It always kind of surprises me when people actually say things like that. I will admit that most of people that I talk to on a regular basis fit firmly into the progressive, feminist school of thought, where it's understood that a woman's appearance is not a reflection of her character, and that enjoying consensual sex is not a moral failing. Those beliefs are so much a part of my world view that to hear anything else seems ludicrous. My instinctive reaction is to assume that they must be joking; people don't seriously believe this stuff, do they?
While I fully support every woman's right to be comfortable in what she's wearing, whether it's a pair of shorts and a crop top or a burqa, I hate the idea of modesty. Modesty, as a physical concept, is applied almost exclusively to women. Either their sexy, sinful bodies encourage men to lust after them and must be covered up, or their bodies must be covered up because... um, *mumble mumble* self respect. Even when it's not couched in terms of a woman's responsibility for a man's response to her, it still intrinsically links a woman's worth to the amount of skin that she shows. The idea that a woman who respects herself can dress any way that makes her feel good isn't even entertained.
The issue that I have with this "compliment" is the same one that I have with the other one - I don't want other people to project their assumptions onto my body. I don't dress the way that I dress (relatively covered up, most of the time) because I feel the need to hide my body away, but because it's comfortable for me. I'm not wearing my full-skirted, 1950s dress in opposition to another woman's bodycon mini. The only statement that I'm making is "I like this."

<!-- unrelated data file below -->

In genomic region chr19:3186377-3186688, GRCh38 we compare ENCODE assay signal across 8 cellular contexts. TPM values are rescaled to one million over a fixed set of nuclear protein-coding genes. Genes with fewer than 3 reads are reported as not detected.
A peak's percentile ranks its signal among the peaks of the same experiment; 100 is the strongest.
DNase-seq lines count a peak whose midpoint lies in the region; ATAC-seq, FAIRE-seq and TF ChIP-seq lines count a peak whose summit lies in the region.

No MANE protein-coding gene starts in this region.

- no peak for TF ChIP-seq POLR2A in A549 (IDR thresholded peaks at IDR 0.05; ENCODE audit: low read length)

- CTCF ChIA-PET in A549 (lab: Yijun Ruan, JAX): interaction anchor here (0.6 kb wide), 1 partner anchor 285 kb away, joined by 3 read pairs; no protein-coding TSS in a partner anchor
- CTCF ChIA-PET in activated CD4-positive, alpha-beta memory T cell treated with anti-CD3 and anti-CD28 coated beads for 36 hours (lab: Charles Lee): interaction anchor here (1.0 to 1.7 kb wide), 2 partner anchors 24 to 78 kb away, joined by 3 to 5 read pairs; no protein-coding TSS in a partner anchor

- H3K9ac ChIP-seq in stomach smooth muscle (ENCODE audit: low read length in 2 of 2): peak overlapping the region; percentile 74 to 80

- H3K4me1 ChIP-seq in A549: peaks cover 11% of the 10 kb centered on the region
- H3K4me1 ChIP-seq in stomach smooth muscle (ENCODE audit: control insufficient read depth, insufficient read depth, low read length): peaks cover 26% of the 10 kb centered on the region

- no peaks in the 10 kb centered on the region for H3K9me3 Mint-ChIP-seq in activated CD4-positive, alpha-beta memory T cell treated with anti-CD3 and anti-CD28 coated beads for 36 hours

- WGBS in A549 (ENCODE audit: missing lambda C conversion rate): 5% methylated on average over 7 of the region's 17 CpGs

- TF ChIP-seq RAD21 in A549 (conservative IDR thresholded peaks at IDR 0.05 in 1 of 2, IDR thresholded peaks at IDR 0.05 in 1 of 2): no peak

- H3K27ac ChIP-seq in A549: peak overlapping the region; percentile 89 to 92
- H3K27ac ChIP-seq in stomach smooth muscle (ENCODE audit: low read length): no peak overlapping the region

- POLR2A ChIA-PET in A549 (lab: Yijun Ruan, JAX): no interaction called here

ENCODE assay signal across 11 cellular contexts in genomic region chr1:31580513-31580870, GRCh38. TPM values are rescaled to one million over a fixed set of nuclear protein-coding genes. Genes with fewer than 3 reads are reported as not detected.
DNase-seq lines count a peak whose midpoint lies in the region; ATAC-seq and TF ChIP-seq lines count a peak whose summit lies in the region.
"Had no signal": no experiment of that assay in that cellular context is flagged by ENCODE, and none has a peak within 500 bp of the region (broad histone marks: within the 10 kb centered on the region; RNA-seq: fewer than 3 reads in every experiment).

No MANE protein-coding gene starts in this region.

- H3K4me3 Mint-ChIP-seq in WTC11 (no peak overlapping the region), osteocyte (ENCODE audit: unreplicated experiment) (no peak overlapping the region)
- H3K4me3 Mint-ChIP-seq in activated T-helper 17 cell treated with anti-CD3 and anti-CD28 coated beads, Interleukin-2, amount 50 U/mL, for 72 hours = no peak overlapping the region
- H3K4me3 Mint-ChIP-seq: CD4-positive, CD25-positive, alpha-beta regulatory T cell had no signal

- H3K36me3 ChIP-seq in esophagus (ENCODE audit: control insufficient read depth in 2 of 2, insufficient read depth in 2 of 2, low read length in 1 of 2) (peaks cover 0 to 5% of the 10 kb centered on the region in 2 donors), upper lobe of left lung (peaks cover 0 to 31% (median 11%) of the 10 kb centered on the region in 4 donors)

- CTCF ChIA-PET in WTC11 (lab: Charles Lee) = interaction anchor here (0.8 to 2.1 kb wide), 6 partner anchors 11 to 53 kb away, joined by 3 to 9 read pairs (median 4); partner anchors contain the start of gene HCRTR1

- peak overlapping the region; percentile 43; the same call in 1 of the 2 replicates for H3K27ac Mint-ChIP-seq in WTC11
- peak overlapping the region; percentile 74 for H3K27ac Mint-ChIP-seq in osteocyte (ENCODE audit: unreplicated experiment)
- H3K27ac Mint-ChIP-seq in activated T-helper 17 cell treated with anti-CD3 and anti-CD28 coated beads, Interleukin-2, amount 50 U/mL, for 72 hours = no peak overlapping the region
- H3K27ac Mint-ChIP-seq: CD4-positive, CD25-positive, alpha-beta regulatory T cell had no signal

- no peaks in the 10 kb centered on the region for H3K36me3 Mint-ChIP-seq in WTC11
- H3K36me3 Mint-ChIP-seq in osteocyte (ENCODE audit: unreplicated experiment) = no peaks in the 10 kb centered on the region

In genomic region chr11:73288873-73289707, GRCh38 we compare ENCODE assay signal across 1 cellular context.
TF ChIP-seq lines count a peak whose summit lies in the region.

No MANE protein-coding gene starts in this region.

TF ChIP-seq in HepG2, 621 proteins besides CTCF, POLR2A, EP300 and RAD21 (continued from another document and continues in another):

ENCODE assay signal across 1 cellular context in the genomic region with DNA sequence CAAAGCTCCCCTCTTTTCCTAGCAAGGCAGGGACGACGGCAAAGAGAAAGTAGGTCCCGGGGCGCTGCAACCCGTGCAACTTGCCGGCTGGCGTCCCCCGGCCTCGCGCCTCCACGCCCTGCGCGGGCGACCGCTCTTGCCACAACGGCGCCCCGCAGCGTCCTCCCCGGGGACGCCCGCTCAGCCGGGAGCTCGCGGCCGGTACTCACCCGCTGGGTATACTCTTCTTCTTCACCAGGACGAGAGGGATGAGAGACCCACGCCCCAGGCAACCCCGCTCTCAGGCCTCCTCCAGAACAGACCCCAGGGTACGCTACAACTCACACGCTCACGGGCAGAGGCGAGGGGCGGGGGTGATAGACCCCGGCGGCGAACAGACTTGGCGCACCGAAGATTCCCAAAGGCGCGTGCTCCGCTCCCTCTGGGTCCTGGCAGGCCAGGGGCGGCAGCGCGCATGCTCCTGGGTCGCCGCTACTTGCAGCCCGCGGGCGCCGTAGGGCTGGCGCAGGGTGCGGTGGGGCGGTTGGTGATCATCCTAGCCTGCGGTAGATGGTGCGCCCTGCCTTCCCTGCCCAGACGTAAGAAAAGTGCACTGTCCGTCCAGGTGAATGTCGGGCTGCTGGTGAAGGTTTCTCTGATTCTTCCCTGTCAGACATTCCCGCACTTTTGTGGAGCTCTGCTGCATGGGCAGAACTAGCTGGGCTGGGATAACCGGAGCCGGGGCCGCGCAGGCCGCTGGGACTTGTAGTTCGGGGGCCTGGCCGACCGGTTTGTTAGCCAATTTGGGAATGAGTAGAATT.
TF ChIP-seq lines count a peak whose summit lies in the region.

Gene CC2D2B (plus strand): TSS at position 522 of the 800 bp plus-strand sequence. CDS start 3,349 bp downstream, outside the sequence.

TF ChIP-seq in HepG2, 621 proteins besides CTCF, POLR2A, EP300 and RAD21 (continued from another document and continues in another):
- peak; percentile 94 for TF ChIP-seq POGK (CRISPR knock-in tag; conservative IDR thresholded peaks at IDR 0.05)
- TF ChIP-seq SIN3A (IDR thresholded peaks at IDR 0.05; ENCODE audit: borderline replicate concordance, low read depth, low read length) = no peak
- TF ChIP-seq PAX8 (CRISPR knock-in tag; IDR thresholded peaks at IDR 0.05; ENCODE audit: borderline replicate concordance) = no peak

What I find really damaging about this attitude is that it comes, most often, from other women, and it's depressing how often it crops up. Even when it's not explicitly stated that way, seeing vintage loving women say that they hate mini skirts or booty shorts or other kinds of revealing clothing has the tacit message that covering up is better, and that they are better because that's what they do. It's a wonderful thing to take pride in yourself and in your appearance, but you don't have to look down on other people to do it.
The term "rape culture" has gained a lot of traction in the past few years, and I see this as an aspect of it. Women police other women's sexuality, and their perceived expression of it, because it makes them feel safe. Modesty and its enforcement is protection from the ills of the world. If you're good, if you cover up, if your sexuality is kept under wraps, then you can't be raped or abused. That's why you see the kind of vicious slut-shaming that is so distressingly common after something like Steubenville - the victims have to be made into the kind of girls who are "asking for it." If they're not, then other women have to face the scary fact that it could happen to any one of them.
I don't consider modesty a virtue. A virtue is something that improves the world - kindness, patience, generosity, compassion. It has nothing to do with how you look or what you wear.